It was noon on Wednesday, right smack in the middle of the week, right in between here and there when I boarded the train towards Kent. My compartment was full, mainly middle aged women wearing tweed and reading books. But there was a man sitting across from me who would occasionally stare at the passengers faces then start scribbling in a little black notebook he awkwardly held on his lap. At Canterbury many people got off the train and when we started off again, I found myself alone in the compartment with the scribbler who now focused his stares on me before scribbling away. Well I’m a woman and a direct descendent of Pandora, the one with the Box. So I looked him straight in the eye and said: Sir, just what in the world are you writing about and what does it have to do with me? The man seemed quite startled by my question but then took a deep breath and started to explain.
Let me introduce myself, he began. My name is Charles Darwin and I’m a naturalist researching the relationship between facial expressions and emotions. I laughed to myself and thought, Well, I must be a naturalist, too, because I’m always reading faces (especially Hugh’s) to see what people are thinking.
But then he proceeded to explain how the face is full of involuntary muscles, muscles that move without our conscious control. In other words, our face speaks without thinking. Intrigued, I asked Darwin if certain emotions made involuntary muscles move in a certain way, what would happen if one would purposely move an involuntary muscle (as actors do all the time)? Would one automatically feel the emotion that went with it? I mean, if I smile, will I automatically be happy? If I frown, will I automatically be unhappy? Ha, it didn’t take an expert in involuntary muscles to know that I’d put Darwin on the spot. He was stumbling around with words when we arrived in the station and, with great relief, Darwin tipped his hat and said good-bye.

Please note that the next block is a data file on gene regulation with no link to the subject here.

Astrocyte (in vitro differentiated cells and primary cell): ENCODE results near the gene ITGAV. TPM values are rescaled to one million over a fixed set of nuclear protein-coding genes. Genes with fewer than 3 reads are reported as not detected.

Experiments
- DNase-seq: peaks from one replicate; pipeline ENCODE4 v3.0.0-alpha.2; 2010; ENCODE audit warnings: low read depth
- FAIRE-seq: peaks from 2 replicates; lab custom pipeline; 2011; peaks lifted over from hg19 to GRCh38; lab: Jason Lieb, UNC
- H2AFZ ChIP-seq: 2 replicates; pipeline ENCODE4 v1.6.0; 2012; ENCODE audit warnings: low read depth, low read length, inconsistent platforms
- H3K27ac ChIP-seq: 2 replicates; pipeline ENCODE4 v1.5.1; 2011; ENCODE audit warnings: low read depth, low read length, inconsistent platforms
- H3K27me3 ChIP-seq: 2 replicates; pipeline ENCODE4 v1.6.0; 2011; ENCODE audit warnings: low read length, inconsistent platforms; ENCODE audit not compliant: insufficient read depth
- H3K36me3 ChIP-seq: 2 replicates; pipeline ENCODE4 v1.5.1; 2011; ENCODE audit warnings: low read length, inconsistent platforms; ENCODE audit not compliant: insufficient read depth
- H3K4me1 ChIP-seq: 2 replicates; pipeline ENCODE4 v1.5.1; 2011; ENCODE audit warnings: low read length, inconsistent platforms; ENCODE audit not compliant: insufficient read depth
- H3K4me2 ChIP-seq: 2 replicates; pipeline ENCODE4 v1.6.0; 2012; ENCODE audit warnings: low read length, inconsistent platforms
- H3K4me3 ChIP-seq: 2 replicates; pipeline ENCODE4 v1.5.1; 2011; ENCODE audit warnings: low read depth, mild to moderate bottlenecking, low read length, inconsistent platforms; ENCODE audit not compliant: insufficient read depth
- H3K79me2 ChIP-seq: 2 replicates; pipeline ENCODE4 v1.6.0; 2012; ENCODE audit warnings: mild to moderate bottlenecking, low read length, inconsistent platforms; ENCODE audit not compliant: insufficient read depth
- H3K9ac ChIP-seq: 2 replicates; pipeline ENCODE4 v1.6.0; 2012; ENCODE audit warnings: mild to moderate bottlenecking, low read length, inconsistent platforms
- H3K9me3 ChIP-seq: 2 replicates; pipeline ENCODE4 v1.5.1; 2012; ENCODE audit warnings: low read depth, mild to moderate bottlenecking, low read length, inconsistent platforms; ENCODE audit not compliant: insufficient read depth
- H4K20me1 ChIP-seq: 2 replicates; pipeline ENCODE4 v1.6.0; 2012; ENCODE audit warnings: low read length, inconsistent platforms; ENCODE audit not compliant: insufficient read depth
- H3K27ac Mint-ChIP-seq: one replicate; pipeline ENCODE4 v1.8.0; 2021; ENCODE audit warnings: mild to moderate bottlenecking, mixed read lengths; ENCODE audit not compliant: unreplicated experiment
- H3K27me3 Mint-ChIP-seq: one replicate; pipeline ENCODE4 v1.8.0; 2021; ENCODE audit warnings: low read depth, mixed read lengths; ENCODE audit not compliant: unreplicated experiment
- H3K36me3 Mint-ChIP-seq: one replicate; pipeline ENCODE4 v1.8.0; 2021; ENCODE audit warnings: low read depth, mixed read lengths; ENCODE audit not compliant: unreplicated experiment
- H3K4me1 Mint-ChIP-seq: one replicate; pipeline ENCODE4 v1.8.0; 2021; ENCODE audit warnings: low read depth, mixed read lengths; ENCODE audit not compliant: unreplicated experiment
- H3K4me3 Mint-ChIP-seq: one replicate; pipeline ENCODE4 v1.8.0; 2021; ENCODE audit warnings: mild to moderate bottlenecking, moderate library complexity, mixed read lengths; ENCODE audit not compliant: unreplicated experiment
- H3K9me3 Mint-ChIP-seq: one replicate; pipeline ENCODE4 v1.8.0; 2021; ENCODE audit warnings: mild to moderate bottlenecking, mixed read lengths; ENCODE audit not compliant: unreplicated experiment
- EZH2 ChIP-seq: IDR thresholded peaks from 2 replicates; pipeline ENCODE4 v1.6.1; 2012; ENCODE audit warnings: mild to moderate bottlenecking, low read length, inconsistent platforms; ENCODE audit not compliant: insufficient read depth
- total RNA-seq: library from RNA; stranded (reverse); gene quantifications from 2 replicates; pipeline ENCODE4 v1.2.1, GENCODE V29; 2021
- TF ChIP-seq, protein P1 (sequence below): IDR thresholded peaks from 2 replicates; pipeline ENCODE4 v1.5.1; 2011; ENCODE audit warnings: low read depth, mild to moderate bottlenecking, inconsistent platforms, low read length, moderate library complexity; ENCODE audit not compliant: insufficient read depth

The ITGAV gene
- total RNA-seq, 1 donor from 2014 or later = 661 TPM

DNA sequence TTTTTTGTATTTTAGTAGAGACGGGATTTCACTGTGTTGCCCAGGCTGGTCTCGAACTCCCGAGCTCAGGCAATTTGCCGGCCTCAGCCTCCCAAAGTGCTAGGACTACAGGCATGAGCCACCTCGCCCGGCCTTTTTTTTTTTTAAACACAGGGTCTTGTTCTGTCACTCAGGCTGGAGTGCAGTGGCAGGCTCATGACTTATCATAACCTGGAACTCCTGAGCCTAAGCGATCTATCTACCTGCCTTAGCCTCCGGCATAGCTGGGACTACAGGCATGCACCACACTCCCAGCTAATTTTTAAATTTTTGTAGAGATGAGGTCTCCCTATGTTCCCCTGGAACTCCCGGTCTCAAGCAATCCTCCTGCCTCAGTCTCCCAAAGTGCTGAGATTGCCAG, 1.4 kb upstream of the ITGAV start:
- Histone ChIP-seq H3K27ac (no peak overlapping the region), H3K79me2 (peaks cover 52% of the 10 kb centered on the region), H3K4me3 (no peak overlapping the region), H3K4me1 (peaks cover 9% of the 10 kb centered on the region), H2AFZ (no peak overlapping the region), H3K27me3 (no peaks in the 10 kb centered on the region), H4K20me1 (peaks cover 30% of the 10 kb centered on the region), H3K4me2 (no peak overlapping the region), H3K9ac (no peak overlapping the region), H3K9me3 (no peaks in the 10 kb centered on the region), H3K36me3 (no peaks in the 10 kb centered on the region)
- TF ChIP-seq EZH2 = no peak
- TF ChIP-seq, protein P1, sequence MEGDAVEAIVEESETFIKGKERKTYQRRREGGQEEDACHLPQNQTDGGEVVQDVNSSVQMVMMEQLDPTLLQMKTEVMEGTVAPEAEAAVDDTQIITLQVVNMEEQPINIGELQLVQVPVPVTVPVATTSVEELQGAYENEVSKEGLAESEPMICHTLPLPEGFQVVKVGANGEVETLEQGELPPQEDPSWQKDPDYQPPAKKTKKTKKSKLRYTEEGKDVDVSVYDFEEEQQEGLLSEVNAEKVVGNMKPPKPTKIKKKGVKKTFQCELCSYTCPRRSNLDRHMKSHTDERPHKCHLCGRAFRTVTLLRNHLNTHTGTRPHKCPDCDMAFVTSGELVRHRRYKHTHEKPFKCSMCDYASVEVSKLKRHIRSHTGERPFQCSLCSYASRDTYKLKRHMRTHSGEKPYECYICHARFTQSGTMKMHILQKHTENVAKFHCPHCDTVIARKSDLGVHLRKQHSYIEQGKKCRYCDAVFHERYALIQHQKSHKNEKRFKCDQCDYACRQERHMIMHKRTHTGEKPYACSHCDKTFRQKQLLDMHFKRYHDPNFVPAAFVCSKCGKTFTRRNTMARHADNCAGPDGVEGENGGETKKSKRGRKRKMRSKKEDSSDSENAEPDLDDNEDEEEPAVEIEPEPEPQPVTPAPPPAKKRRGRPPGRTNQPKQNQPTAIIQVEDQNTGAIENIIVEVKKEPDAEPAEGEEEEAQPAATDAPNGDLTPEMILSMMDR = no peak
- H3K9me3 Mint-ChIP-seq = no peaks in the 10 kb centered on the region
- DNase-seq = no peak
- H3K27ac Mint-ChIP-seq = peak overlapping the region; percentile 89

Fascinated by these mimetic muscles, I decided to experiment with learning to suppress bad emotions simply by controlling my facial expressions. Because if your face follows your emotions, why can’t you make your emotions follow your face?
The facial expressions most often used reflect happiness, sadness, fear, disgust, anger, and surprise. And here are the muscles moved:
When you smile, one of the main muscles you use is the zygomaticus muscle which pulls the corners of the mouth upward and outward.
Sadness stresses the brows and thus moves the corrugator muscles as well as the procerus…
Fear moves th platysm, a muscles that goes from th neck to the mandibola.
Disgust makes you sneer and move the levator labii nose muscles.
Anger make you glare activating the orbicularis oculi muscles
When we reach a certain age, our face is like a map showing the paths our emotions have travelled the most. To mellow out the signs of time and negative feelings, we can do facial exercises. The exercises will increase blood and oxygen flow back into the skin and reduce muscle tension.
Start off by relaxing the face with massaging the temples, the eyeball, and the eyebrows. Place your index finger in the space between the brows and, in a clockwise direction, gently rotate your finger. Massage. This point sometimes known as the Yingtang corresponds to the third eye position. This exercise can activate the brain and ease tension. For 30 seconds.
Being grumpy makes the mouth droop so stick your tongue out and move it left to right and back for several count to uplift your expression.
Thinking too much? To smooth forehead, use your fingertips to massage in a circular motion.
For sagging cheeks massage and gently chop cheeks with both hands for about 2 minutes. Loss of collagen makes us droop.
For a drooping chin, lay on bed, head hanging over edge and do chin ups by lifting and lowering head. Repeat 5 times.
For a double chin, tilt your head back, chin tilted up. Push lover jaw out, lower lip over upper lip. Hold. Repeat 5 times.
(from Cool Breeze, aka The Age of Reconfiguration ©)